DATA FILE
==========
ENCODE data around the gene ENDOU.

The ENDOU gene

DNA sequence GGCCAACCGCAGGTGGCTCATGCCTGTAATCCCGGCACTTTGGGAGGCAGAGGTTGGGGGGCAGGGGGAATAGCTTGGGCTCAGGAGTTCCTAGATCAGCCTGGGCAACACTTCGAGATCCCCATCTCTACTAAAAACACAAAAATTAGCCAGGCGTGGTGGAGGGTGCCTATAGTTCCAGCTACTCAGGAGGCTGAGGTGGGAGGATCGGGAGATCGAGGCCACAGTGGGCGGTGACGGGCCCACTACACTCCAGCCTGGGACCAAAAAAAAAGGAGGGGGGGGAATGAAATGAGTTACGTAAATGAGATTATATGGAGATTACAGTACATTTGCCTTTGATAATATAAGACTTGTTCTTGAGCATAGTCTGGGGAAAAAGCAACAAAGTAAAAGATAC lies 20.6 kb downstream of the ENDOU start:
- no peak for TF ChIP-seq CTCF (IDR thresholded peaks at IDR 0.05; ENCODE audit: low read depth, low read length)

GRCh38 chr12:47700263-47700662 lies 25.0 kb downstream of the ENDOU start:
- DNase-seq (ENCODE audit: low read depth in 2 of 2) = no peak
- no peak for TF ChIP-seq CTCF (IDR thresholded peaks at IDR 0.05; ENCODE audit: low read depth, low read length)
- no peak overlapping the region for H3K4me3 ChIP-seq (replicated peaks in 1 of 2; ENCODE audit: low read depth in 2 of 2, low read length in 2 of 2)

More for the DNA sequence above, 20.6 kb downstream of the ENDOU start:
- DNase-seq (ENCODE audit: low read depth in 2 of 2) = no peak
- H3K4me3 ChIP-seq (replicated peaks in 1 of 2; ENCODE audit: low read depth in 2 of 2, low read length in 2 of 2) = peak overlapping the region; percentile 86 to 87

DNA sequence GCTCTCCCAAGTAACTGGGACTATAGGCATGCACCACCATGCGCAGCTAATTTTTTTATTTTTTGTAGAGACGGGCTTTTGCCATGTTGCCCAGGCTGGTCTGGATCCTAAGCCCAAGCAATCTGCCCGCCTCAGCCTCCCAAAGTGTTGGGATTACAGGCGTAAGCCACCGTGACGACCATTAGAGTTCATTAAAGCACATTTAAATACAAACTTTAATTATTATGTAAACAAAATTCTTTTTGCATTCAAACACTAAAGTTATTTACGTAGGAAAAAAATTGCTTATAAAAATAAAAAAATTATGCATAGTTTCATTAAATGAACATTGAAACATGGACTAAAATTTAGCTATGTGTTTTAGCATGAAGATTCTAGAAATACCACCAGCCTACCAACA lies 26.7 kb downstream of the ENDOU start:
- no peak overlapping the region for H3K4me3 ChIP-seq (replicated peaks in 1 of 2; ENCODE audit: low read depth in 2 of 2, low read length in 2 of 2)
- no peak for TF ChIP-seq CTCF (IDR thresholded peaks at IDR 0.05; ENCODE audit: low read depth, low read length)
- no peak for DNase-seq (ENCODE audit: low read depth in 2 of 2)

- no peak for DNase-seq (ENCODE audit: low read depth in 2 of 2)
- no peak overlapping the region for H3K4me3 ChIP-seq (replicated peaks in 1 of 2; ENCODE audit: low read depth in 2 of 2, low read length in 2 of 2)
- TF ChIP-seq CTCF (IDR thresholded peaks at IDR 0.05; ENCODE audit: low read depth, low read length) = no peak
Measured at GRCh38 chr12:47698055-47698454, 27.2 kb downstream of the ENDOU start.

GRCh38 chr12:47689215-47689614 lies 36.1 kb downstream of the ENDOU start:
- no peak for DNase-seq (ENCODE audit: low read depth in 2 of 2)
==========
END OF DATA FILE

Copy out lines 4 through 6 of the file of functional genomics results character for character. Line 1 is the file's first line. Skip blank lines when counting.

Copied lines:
- no peak for TF ChIP-seq CTCF (IDR thresholded peaks at IDR 0.05; ENCODE audit: low read depth, low read length)

GRCh38 chr12:47700263-47700662 lies 25.0 kb downstream of the ENDOU start:
- DNase-seq (ENCODE audit: low read depth in 2 of 2) = no peak